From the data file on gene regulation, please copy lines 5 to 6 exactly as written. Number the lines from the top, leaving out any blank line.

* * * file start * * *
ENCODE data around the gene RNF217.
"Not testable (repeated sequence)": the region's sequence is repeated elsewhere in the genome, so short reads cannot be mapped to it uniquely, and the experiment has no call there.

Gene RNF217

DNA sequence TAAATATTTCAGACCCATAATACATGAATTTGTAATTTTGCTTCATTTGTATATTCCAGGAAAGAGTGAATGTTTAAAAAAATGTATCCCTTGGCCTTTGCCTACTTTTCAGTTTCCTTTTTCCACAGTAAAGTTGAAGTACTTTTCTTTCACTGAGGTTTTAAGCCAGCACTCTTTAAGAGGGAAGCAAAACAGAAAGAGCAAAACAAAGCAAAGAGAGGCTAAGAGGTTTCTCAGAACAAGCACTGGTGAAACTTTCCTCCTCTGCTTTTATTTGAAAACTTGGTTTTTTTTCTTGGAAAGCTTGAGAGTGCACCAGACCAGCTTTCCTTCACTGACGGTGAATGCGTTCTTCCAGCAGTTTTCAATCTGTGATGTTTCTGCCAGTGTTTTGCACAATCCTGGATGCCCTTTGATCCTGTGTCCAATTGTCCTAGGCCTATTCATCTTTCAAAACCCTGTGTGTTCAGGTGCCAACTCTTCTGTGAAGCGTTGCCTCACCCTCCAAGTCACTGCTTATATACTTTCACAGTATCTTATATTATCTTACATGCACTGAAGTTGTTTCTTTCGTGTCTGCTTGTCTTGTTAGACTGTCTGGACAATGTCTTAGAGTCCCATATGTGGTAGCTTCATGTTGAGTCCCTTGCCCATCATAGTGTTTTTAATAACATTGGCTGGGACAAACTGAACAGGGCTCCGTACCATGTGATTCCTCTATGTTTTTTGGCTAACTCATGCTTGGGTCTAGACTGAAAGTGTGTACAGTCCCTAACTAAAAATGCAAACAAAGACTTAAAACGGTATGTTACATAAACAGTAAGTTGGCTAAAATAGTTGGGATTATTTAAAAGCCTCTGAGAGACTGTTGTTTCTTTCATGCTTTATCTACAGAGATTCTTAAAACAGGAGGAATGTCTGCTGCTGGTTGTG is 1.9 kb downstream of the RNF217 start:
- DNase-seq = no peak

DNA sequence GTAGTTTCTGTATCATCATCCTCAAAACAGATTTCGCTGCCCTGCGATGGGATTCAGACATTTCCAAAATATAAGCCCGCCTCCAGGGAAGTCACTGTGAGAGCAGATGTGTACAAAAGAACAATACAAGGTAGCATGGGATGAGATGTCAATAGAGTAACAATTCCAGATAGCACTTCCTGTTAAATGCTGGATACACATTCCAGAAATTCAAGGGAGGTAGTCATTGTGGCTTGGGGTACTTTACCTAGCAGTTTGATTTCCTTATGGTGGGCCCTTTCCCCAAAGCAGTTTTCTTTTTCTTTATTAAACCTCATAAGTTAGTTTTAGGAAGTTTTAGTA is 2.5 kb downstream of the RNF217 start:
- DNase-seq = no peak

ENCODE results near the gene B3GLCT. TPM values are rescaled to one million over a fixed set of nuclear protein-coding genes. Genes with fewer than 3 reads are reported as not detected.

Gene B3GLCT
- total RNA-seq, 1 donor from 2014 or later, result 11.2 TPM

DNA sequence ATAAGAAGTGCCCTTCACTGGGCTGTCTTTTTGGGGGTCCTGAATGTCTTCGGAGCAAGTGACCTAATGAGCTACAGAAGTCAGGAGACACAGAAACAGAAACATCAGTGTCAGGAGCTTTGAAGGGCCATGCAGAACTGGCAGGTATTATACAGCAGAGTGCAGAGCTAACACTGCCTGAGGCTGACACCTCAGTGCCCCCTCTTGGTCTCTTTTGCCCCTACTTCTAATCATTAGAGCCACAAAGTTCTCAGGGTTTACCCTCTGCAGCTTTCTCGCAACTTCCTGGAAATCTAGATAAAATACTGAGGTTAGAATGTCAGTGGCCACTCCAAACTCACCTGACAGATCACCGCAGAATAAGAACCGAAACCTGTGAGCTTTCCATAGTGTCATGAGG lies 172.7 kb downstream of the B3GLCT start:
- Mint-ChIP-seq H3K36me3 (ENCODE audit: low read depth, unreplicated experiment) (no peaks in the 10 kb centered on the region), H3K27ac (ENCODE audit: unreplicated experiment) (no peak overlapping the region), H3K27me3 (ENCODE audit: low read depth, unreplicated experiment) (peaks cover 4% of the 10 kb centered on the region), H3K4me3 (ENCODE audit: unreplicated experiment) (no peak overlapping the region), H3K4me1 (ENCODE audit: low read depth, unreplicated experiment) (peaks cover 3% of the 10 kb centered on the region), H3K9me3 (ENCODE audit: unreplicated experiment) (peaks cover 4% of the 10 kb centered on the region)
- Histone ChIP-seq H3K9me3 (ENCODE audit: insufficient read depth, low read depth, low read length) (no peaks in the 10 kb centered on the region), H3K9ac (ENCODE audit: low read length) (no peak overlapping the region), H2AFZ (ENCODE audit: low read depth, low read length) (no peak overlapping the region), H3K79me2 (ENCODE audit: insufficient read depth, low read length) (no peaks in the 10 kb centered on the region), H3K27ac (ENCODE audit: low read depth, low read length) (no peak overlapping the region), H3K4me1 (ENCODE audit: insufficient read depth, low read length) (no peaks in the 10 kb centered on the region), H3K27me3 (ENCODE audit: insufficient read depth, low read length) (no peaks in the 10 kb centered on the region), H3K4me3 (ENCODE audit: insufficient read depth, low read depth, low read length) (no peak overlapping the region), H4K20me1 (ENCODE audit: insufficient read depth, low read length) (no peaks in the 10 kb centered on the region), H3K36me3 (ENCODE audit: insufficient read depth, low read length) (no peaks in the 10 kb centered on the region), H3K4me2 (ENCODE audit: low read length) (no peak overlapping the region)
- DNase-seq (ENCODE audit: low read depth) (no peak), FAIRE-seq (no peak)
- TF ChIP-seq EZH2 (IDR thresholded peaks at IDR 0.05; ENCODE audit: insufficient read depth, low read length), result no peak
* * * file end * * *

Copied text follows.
- DNase-seq = no peak

DNA sequence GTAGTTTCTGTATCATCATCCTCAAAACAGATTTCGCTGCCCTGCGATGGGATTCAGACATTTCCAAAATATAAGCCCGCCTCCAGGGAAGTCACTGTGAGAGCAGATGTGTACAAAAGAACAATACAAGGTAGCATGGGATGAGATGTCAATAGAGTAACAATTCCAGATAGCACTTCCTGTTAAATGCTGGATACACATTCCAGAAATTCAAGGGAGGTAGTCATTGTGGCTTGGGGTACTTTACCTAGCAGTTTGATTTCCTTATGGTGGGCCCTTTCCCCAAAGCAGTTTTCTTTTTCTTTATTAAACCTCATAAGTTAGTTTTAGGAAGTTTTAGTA is 2.5 kb downstream of the RNF217 start: